Editor’s Note: Our Board and staff at Key Ministry have recently completed a planning process to discern how we as an organization may best steward our time, talent and resources in the coming years. We recognize that three elements form the basis of our ministry…our unique giftedness, the needs and opportunities for impactful ministry in our current environment, and Kingdom theology. Today, Hu Auburn, pastor and Interim Executive Director of Key Ministry, describes what we mean when we talk about Kingdom theology.
Is this a curiosity or a driving force? Is this a subject of intellectual interest to be debated in seminary classrooms, or is it a daily determining factor in the decisions and choices that we make?
Kingdom Theology has to do with why we do the things we do. Whether we consider this something that is simply interesting or something that is crucial all depends on how we view the importance of our motives and intentions. Thus, I would like to begin by thinking with you about matters of motivation, and then think more about how Kingdom Theology shapes those motives.
All of us hope that much of the time we will do the right thing. We also hope that much of the time others will do the right thing. Otherwise we would be living in the midst of uncertainty and chaos.
I suspect that most of us would say, “Actions are more important than motives. The important thing –ultimately – is that someone does the right thing, regardless of the motivation behind he act. While it would be nice if we all had pure motives, what we wind up doing is more important than why we do it.”
I certainly understand such thinking. However, as a pastor, I have spent my life work trying to help people understand that why they do things is not as important as what they do. Instead, it is ultimately far more important than what they do.
I understand why people would be focused on “the bottom line” – the things we decide to do. After all if we waited until our motives were pure, we would never get anything done! Yet, such “bottom line” thinking is also short-sighted. In exchange for short-term outcomes, we may sacrifice long-term transformation.
For instance, consider a prosperous, “successful” middle class person living in the suburbs, who not only contributes financially but also volunteers their time, serving lunch in a soup kitchen. Certainly most of us would say that he or she is doing “the right thing.”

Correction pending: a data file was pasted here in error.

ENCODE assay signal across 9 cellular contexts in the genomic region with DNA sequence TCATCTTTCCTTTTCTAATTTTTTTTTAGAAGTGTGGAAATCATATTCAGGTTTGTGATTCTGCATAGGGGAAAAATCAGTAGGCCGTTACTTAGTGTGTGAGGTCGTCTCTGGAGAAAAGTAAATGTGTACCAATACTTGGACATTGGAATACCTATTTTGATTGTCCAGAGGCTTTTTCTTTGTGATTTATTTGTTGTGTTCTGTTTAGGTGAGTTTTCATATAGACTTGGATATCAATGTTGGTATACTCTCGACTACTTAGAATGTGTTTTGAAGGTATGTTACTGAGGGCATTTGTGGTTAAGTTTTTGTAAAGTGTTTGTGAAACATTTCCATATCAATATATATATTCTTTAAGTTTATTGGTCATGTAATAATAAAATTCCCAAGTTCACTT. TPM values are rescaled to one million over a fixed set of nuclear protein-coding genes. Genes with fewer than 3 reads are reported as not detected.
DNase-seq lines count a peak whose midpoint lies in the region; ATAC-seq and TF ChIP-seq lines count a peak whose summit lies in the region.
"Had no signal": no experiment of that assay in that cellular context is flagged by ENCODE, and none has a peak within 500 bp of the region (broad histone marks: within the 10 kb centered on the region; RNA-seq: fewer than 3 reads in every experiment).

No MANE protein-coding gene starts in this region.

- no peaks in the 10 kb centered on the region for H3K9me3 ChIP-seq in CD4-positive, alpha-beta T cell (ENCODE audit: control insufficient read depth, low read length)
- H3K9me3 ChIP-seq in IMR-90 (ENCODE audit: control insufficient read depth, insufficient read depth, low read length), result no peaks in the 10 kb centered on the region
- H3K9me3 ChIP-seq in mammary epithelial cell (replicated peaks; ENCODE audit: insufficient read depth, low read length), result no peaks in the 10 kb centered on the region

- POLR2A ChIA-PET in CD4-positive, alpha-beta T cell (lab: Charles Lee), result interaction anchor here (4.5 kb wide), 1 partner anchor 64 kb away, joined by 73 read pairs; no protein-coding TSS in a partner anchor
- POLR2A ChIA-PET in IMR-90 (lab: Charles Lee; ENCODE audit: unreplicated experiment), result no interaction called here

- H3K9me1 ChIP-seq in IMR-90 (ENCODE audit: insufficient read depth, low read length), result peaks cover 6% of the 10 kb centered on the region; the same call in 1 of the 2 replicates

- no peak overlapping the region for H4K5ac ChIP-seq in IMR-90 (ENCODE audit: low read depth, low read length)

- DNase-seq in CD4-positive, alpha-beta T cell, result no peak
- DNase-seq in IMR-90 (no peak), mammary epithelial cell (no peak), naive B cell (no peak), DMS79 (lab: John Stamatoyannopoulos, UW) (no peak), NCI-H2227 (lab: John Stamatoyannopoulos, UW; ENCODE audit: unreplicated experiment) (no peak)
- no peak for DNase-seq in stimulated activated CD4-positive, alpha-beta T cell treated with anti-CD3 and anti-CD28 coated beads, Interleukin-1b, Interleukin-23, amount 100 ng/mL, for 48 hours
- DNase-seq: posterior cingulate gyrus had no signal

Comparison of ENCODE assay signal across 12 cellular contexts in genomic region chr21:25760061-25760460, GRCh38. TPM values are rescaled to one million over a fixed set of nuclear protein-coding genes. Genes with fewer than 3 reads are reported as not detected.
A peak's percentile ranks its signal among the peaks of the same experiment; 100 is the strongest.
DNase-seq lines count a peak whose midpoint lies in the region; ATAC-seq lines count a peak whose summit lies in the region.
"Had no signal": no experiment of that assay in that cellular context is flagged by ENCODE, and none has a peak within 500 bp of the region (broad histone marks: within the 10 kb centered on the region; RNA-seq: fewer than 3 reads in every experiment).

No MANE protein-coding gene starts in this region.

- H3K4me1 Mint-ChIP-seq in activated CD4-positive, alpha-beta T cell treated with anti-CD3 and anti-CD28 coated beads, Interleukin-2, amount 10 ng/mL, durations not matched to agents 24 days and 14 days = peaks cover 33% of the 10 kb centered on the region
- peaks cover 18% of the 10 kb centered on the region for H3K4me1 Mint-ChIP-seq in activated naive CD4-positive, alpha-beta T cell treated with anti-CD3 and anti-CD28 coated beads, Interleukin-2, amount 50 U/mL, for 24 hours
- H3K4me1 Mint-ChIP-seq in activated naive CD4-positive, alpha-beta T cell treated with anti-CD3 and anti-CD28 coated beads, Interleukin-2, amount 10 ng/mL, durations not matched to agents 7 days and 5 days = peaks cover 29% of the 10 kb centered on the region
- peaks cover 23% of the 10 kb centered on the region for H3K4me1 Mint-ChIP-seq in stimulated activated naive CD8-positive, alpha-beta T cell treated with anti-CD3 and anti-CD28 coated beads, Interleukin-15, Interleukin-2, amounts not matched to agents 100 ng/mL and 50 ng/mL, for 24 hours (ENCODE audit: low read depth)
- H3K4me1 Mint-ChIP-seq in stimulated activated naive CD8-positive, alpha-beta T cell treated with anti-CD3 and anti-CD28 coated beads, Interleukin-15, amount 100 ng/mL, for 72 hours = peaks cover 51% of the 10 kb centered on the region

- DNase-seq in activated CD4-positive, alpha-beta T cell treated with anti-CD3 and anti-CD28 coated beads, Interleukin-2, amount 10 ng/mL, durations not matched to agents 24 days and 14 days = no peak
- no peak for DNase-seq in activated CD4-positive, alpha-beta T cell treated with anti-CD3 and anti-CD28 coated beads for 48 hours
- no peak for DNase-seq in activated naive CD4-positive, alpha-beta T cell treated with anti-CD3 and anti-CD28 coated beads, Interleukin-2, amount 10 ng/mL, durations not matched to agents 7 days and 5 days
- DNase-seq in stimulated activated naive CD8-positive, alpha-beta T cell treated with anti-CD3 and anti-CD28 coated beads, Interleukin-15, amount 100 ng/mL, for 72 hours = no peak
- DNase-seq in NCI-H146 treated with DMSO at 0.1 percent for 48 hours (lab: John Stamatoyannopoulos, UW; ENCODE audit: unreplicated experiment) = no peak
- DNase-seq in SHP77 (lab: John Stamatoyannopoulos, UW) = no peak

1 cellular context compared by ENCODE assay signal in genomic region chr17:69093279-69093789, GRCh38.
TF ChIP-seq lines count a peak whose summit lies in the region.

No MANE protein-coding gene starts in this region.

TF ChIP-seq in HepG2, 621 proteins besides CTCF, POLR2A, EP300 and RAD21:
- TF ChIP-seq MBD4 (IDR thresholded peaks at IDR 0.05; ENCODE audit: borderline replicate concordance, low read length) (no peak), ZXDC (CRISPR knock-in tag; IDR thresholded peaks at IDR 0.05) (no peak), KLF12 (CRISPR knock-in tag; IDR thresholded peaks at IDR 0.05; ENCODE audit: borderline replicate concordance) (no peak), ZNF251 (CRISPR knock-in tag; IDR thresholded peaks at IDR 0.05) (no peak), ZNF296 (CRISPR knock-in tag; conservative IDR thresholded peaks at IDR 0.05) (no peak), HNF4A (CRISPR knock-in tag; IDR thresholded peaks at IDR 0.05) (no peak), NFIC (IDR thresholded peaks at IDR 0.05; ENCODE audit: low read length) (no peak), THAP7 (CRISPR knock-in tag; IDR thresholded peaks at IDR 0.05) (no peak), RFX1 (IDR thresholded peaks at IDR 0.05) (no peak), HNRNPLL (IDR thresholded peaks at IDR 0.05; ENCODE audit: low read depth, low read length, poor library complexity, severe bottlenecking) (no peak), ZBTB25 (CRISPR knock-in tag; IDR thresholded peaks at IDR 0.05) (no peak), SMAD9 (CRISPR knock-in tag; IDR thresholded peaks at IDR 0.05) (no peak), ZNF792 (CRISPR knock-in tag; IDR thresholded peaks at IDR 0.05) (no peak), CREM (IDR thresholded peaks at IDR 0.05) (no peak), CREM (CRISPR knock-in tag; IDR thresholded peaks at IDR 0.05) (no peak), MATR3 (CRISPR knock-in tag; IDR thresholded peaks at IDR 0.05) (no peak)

But, why are they doing this? There could be a wide variety of motivations.
They could be serving because –
- they feel bad that they have so much and others have so little.
- they are fulfilling a court order for “community service.”
- they need a tax deduction for charitable contributions.
- they had once been homeless themselves, through other’s help turned around their life, and now want to give back to others.
- they had heard a sermon about Jesus’ concern for the “outcast” and feel that, as a Christian, they are obligated to get involved.
- they want the homeless to be cared for in the inner city, so they don’t wander out into the suburbs looking for handouts.
- it is an expectation of their employer.
- they feel guilty when they think of the poor and homeless.
- they want to feel good and serving others makes them feel good.
- they can impress others with their compassion.
- a friend talked them into it and they don’t want to disappoint their friend.
In all likelihood their service in the soup kitchen is the result of a combination of the motivations above – and possibly a number of others. What difference does it make – as long as they do the right thing? In the moment it makes little difference. Praise God for those who are willing to do the right thing – whatever their reasons. However, there are two places where the motivation makes a HUGE difference.
First, why we do what we do makes a huge difference in our ability to sustain those actions, those services, and those commitments.
If we are serving in a soup kitchen out of guilt, that guilt is likely to wear off rather quickly. If we are serving so that we feel good, it won’t be long until some of those being served are not as grateful as we think they should be. If we are serving because of a court order or an employer expectation, how likely are we to continue when the circumstances change? If we are giving for a tax deduction, will we give if the law changes? If we are serving to impress others, it will not be long until we need to find something else to keep impressing them.
There are countless examples of people – and churches – being called to a certain ministry – taking it on with great enthusiasm – and not being able to sustain the commitment to really be used by God to make a difference.
Second, why we do what we do can dramatically impact how we view ourselves and how we view others who are a part of those actions, services, or contributions.